Taking a Balanced Approach to New Technology

"New" is a dangerous word in the tech world. With so much changing every day, how do we make sure we know which tools and technologies to invest our time in and which ones to leave behind?

In the tech world, using "new" as a prefix can evoke a certain burdensome connotation. New technology, new language, new framework, new phone, new feature, etc. It feels like there's something new every day, as though one could spend their entire life reading about new technology, leaving no time to actually use the technology. In other words, the tech world is in a constant state of disruption.

Look at JavaScript frameworks. It seems like there's a new one every day. First we were all talking about AngularJS, which became just Angular, then React quickly became the talk of the town, and now Vue is what everyone is talking about. And there was some short-lived fame for other frameworks like Ember and Meteor.

Or take a look at static site generators. For years I worked exclusively with Middleman and Jekyll. But with the explosion of the Jamstack, thanks to players like Netlify, SSGs have experienced a resurgence and now there are several new players on the scene, including Hugo, Gatsby, Next, Hexo, and many more.

How can you possibly take the time to know which tools are best for your project? When is the appropriate time to jump into a new language or framework? When is it time to start using a tool and how do you know which tool to use?

When answering questions like this, I tend to drift toward a balanced approach. I believe balance belongs in everything you do, and I use practices like checking in with myself to make sure I (and what I'm doing) remains in balance.

I use the same approach for new technology, whether it's a new hosting platform, operating system, or JavaScript framework. It looks something like this:

When the tool is brand new, I pay attention to its development and what developers are saying about it. But I stay patient and wait for the honeymoon period to end to see if there's more to it in the community than its novelty. If the positive talks remain, I try it—I create a proof for concept containing types of features I might use in a production-ready product. I want to get a sense of how well the tool can solve problems I face on projects I get paid to work. Based on the outcome of that POC, I either consider selling the tool it into my next project, or I move along until and unless something urges me to go through the process again.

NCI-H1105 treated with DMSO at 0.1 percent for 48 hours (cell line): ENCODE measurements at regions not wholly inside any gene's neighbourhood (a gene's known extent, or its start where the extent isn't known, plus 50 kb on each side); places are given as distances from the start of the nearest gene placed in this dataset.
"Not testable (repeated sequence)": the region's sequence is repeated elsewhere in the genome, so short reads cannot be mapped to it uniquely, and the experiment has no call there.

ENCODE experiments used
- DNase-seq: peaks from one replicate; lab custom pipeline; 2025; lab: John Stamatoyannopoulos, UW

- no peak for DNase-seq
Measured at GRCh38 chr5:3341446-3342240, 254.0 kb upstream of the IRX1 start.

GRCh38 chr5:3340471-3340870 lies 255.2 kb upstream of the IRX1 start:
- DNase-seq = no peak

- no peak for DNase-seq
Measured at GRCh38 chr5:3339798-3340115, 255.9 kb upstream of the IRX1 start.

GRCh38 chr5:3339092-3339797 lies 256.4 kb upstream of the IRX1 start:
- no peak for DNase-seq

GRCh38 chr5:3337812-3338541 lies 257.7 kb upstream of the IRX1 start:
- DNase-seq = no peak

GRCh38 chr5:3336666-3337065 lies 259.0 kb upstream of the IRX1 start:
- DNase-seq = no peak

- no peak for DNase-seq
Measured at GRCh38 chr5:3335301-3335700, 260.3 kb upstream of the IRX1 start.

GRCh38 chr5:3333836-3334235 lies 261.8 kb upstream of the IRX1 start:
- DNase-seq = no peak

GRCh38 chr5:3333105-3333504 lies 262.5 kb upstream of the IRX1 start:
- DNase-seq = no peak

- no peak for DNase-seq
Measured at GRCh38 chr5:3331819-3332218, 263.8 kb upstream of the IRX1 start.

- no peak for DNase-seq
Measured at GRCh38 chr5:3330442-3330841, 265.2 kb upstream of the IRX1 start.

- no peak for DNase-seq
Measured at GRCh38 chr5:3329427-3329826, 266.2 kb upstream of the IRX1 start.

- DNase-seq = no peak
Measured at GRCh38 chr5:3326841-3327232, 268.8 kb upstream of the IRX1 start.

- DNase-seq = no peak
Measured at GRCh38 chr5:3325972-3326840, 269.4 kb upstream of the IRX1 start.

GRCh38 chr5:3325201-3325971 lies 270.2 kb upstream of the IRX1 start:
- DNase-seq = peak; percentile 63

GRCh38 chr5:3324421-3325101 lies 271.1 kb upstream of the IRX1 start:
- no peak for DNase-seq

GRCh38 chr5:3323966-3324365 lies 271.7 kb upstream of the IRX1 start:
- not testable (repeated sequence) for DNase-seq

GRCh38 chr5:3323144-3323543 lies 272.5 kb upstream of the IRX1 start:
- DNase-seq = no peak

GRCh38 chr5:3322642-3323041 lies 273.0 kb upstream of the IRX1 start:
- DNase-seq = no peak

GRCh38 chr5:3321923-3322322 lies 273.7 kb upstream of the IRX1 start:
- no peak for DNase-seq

To say it more prescriptively:

  • Don't bring a new tool into a production application when you've never worked with it.
  • Try the new thing within a proof of concept once you believe it's going to stick around.
  • Use the tool in a production-ready application when you're happy with how it works and confident in its community, support, and future.

Over the last two years, I've built proofs of concepts using several tools that were new to me at the time. While the list is much longer than what I have below, the following tools are those you are more likely to recognize:

Since building my proof of concepts, I've used about half of these in production applications. But now I know (generally) what it's like to work with all of them. That means I am not equipped with more tools in my toolbox, along with the ability to make a more informed decision on which one(s) I should use for my next project.

Avoid being be too late to the game. But don't get too far into a bind from which you can't escape. Stick yourself right in the middle—stay balanced—and you'll be a knowledgeable and profitable developer.

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